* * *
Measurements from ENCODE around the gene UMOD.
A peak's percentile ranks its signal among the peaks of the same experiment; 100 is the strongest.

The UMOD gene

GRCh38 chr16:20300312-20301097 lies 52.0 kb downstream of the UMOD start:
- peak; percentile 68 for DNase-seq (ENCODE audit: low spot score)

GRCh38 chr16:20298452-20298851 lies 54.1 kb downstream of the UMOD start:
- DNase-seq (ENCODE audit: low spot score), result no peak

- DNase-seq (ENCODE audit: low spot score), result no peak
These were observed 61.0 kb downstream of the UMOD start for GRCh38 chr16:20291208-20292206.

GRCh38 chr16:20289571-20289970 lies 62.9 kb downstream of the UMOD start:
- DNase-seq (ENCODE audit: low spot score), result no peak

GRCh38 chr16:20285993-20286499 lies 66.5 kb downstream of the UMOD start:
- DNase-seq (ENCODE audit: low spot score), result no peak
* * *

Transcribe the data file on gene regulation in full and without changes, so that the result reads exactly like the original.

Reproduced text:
Measurements from ENCODE around the gene UMOD.
A peak's percentile ranks its signal among the peaks of the same experiment; 100 is the strongest.

The UMOD gene

GRCh38 chr16:20300312-20301097 lies 52.0 kb downstream of the UMOD start:
- peak; percentile 68 for DNase-seq (ENCODE audit: low spot score)

GRCh38 chr16:20298452-20298851 lies 54.1 kb downstream of the UMOD start:
- DNase-seq (ENCODE audit: low spot score), result no peak

- DNase-seq (ENCODE audit: low spot score), result no peak
These were observed 61.0 kb downstream of the UMOD start for GRCh38 chr16:20291208-20292206.

GRCh38 chr16:20289571-20289970 lies 62.9 kb downstream of the UMOD start:
- DNase-seq (ENCODE audit: low spot score), result no peak

GRCh38 chr16:20285993-20286499 lies 66.5 kb downstream of the UMOD start:
- DNase-seq (ENCODE audit: low spot score), result no peak